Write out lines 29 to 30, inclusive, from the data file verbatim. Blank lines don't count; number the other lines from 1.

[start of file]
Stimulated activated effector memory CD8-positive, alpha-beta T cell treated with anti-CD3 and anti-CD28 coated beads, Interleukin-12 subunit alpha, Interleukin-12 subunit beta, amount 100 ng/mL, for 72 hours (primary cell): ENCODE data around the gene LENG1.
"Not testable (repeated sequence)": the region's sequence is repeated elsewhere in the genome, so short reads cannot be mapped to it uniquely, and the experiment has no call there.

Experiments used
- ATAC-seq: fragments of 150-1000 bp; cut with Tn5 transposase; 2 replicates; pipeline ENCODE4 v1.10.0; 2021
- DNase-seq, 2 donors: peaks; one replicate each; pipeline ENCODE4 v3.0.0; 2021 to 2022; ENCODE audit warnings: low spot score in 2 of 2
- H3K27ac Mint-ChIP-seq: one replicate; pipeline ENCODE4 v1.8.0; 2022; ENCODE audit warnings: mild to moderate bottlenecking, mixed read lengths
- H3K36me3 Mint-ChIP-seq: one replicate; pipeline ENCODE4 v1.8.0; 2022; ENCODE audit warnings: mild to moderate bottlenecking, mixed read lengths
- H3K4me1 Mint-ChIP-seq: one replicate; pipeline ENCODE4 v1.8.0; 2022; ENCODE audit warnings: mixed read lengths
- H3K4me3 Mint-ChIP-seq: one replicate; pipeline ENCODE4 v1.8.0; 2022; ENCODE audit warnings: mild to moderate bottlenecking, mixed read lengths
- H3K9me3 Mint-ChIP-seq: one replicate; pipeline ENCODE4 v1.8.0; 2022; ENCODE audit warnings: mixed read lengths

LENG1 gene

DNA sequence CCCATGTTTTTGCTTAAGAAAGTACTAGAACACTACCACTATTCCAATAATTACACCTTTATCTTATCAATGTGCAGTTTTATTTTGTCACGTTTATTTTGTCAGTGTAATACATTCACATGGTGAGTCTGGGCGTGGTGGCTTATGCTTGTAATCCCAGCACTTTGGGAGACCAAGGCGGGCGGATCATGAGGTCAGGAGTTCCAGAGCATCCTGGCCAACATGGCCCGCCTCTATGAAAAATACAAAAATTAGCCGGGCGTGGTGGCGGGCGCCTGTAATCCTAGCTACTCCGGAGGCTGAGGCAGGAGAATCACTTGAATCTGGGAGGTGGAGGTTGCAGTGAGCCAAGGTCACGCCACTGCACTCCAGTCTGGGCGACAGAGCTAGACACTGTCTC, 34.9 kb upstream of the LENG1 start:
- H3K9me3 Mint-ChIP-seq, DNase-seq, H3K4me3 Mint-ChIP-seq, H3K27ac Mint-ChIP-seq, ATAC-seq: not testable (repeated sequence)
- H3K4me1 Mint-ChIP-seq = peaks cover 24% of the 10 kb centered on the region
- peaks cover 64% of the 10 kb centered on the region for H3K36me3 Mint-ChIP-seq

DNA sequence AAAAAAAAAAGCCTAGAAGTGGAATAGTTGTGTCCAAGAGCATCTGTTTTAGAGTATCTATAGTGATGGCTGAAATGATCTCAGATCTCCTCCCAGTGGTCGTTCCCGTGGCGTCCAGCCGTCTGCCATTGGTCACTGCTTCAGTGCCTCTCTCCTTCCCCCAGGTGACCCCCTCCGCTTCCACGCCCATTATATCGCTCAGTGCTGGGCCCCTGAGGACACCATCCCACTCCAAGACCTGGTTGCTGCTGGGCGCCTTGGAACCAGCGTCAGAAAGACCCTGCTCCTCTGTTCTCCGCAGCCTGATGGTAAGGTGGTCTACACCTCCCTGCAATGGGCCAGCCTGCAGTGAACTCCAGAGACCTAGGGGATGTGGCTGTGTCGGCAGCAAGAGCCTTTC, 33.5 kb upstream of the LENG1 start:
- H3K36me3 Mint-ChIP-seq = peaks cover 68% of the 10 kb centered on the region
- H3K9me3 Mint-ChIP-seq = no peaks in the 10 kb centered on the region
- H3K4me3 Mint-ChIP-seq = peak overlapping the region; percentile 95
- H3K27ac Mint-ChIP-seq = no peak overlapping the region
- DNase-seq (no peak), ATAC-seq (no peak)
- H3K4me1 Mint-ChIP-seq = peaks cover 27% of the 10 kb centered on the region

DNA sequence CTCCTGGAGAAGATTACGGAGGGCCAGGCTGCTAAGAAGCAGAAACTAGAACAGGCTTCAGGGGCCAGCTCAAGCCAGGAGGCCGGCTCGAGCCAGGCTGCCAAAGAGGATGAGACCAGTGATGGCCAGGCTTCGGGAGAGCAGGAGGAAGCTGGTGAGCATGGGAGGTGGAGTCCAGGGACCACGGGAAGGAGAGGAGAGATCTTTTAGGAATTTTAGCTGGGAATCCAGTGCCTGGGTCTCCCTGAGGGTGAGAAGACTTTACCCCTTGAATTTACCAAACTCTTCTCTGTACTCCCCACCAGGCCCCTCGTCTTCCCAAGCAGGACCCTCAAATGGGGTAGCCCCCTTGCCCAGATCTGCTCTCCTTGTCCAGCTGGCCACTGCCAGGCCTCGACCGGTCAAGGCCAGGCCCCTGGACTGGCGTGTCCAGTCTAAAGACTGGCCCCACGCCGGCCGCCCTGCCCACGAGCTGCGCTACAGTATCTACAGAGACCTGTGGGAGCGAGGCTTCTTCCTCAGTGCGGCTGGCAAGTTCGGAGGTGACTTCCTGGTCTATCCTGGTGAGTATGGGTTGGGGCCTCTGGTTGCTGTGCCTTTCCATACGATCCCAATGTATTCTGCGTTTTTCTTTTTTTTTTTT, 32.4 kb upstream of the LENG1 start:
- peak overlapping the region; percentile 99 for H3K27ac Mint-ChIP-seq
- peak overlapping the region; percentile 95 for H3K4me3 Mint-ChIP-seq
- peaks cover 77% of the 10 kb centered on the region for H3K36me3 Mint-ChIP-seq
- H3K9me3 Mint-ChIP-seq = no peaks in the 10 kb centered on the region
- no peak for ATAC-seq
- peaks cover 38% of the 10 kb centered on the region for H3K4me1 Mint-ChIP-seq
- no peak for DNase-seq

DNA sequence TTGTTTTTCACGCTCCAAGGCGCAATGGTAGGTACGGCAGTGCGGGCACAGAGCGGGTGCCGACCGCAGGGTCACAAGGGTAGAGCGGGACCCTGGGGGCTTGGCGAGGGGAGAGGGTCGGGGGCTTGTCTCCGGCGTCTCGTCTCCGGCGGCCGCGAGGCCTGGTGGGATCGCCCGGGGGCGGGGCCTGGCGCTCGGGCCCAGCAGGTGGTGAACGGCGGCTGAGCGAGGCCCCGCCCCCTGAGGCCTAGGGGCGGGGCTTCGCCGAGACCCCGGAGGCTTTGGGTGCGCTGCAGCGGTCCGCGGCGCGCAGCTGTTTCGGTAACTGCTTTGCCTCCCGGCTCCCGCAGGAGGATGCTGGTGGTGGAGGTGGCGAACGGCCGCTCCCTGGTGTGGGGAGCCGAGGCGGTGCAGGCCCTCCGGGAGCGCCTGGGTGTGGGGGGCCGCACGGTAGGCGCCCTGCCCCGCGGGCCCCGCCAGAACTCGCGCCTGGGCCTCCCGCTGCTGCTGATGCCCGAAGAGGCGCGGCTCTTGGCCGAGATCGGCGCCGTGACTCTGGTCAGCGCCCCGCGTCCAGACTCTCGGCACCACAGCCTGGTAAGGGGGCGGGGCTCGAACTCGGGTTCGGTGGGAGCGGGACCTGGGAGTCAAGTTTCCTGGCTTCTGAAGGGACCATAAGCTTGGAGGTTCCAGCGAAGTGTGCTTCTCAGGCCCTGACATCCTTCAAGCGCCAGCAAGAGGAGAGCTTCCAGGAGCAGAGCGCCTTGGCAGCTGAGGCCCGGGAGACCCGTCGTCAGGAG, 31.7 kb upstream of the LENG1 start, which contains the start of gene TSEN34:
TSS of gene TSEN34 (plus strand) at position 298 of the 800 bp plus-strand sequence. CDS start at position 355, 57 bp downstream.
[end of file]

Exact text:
- peaks cover 38% of the 10 kb centered on the region for H3K4me1 Mint-ChIP-seq
- no peak for DNase-seq